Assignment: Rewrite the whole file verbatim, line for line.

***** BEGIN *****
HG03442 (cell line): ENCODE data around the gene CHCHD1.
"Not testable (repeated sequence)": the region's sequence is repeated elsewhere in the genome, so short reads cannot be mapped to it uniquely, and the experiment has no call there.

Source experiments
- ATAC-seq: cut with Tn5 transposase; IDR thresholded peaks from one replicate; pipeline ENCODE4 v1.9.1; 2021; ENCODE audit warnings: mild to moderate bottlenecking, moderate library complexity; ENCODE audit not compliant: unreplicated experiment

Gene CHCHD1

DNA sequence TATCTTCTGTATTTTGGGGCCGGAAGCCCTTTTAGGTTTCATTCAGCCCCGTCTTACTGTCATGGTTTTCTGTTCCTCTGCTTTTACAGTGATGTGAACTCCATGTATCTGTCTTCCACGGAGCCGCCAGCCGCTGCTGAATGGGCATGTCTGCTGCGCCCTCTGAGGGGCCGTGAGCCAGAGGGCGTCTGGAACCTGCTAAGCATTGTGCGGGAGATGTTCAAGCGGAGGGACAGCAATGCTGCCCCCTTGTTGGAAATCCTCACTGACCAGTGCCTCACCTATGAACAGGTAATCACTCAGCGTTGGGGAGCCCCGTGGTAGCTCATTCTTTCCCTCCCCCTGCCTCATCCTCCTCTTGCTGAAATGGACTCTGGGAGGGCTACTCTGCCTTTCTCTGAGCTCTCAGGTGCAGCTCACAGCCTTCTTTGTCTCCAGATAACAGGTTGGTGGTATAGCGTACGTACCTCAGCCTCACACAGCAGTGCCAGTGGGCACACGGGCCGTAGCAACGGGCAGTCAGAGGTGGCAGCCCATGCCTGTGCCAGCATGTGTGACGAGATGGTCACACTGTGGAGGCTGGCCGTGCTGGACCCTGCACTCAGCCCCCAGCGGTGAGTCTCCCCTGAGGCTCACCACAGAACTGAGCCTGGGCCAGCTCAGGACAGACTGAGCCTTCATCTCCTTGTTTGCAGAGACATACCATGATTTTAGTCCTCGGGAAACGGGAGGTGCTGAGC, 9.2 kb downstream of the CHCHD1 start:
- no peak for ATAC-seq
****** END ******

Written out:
HG03442 (cell line): ENCODE data around the gene CHCHD1.
"Not testable (repeated sequence)": the region's sequence is repeated elsewhere in the genome, so short reads cannot be mapped to it uniquely, and the experiment has no call there.

Source experiments
- ATAC-seq: cut with Tn5 transposase; IDR thresholded peaks from one replicate; pipeline ENCODE4 v1.9.1; 2021; ENCODE audit warnings: mild to moderate bottlenecking, moderate library complexity; ENCODE audit not compliant: unreplicated experiment

Gene CHCHD1

DNA sequence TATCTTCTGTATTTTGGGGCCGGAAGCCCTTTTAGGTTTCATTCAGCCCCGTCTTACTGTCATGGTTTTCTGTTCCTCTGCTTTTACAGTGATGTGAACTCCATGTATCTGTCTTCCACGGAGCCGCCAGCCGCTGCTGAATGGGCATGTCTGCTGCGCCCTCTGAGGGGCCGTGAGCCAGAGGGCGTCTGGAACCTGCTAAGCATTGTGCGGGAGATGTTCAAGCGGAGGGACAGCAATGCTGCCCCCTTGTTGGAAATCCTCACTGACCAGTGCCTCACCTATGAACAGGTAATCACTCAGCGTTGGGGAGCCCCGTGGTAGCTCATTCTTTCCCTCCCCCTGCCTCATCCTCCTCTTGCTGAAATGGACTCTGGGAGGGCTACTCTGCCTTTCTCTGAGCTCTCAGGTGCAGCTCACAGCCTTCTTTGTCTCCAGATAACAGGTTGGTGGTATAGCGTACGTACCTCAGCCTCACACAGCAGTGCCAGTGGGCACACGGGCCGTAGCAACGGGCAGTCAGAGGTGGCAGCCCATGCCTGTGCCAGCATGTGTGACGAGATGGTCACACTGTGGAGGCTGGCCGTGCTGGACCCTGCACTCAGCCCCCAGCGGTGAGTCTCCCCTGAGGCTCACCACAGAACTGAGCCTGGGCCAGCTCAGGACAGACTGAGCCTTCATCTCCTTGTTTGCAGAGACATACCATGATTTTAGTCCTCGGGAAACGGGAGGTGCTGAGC, 9.2 kb downstream of the CHCHD1 start:
- no peak for ATAC-seq